- 2 teaspoons balsamic vinegar
- 2 teaspoons olive oil

For the meat:
- 2.2 kg (5 pounds) bone-in shoulder of lamb (depending on the size of the animal, this may amount to one large shoulder, or 1 1/2 small shoulders)
- 8 small ripe tomatoes, about 650g (1 1/3 pounds)
- 4 cloves garlic, still in the last layer of their papery sheath

Serves 6 to 8.

Pluck the needles of rosemary and discard the tough central stem (you can leave it to dry and use it as a skewer on a later occasion). Peel the zest of the lemon using a zester or a simple vegetable peeler (save the naked lemon for another use).

In the bowl of a mini-chopper or blender, combine the rosemary, lemon zest, anchovies, peeled garlic, mustard seeds, pepper, vinegar, and oil. Pulse until the mixture turns into a coarse paste, scraping the sides of the bowl regularly.

Place the meat in a baking dish large enough to accommodate it, and rub in the seasoning paste, taking care to spread it well, and on all sides. (Clean your hands meticulously before and after the rubbing.) Cover with plastic wrap and place in the fridge for at least 1 hour, preferably 3 or 4.

Remove the meat from the refrigerator 30 minutes before cooking to bring it back to room temperature. Preheat the oven to 220°C (430°F). Remove the plastic wrap from the baking dish. Add the unpeeled garlic cloves and the tomatoes, cored and halved, slipping them under and around the meat, wherever you can.

Place the dish in the oven to cook for 30 minutes. Lower the heat to 130°C (270°F) and cook for another 2 1/2 hours, basting and flipping the meat every 30 minutes or so. Cover with a sheet of foil if it seems to brown too quickly.

Friday, 4 December 2009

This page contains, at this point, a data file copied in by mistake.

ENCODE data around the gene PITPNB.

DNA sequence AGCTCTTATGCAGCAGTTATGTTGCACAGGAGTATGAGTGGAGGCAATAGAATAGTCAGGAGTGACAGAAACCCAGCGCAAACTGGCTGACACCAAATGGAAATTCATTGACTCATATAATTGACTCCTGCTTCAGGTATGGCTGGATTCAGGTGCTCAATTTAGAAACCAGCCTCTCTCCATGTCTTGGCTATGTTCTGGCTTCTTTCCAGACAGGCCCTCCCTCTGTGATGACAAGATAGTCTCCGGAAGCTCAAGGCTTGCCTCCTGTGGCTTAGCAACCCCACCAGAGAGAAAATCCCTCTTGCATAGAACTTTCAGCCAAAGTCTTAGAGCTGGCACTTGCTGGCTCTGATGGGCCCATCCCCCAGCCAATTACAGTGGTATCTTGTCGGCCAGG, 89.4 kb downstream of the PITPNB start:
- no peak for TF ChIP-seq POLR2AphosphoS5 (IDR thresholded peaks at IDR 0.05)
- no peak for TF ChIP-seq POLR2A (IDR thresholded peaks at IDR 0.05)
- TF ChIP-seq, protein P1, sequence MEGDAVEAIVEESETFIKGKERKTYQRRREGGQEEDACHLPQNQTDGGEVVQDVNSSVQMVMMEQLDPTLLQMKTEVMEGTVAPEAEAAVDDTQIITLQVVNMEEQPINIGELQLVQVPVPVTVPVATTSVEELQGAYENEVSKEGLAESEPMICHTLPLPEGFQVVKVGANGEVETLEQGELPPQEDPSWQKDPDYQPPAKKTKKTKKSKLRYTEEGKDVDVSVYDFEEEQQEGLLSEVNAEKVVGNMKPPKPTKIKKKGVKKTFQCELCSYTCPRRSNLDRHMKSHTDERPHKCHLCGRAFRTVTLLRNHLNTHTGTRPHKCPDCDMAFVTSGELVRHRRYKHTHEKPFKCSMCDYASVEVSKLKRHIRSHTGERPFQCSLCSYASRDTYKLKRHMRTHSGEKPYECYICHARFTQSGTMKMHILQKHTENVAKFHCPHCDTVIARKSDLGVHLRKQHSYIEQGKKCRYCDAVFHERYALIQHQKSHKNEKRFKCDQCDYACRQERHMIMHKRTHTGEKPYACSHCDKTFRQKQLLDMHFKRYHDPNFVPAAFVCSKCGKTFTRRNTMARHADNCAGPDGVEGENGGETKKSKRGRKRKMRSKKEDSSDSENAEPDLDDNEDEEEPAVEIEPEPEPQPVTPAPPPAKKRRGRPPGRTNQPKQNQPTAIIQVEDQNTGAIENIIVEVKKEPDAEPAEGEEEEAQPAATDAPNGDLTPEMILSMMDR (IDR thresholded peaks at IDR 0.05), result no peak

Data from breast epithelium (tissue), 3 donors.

thai green curry

can't believe i have never blogged about this before. i have made this curry countless times, as you can tell by the food-splattered page in the nigel slater's cookery book. (ah nigel...i wonder what he does on wet saturdays like this one. jumpers, pots of tea, scones and writing? radio 4 in the kitchen?) not sure why i look at the recipe any more when i know it off by heart.

it's a dish that makes you never want to buy a thai curry paste again - it's just not a patch on this homemade version which, if not necessarily authentic, at least has the zing and the freshness of the real thing. don't be put off by a long list of ingedients - once they're all assembled in front of you, all you need to do is some peeling and a little bit of chopping.
you can vary the veg used - i have done vegetarian versions with squash, aubergine and mushrooms but the addition of chicken is very nice too. i think the aubergine is essential. the rest can depend on what you have in the fridge and your desire for authenticity.

the only thing is, you can't really make it without a food processor, or a very large pestle and mortar and someone willing to do the crushing. i have done it in a blender but you need to add some kind of liquid to get it going, and it will eventually blunt the blades. not to be recommended. (how exactly did i live without a food processor?)

for four, though not in our house

for the paste:
4 stalks lemongrass, tender inside leaves only, chopped
6 green chillies, seeded and chopped
3 cloves of garlic
1 thumb-sized piece of garlic, peeled and chopped
2 shallots, peeled and chopped
a good fistful of coriander leaves
1tsp lime zest or 5-6 lime leaves
juice of one lime
1/2 tsp ground peppercorns

for the rest:
2 chicken breasts, chopped into chunks
4 small aubergines, or 2 large ones, cut into large chunks
200g button mushrooms (or any other kind of mushrooom)
1 400ml tin of coconut milk
300ml chicken stock - usually made from powder in my case
a handful of basil leaves - thai basil if you can get hold of it, chopped
a handful of coriander leaves, chopped

put all the paste ingredients in a blender and whizz until smooth.

in a large pan, fry the aubergine and the chicken in oil over quite high heat. you want them to colour a little. when the aubergine is beginning to soften, add the mushrooms and fry for another couple of minutes.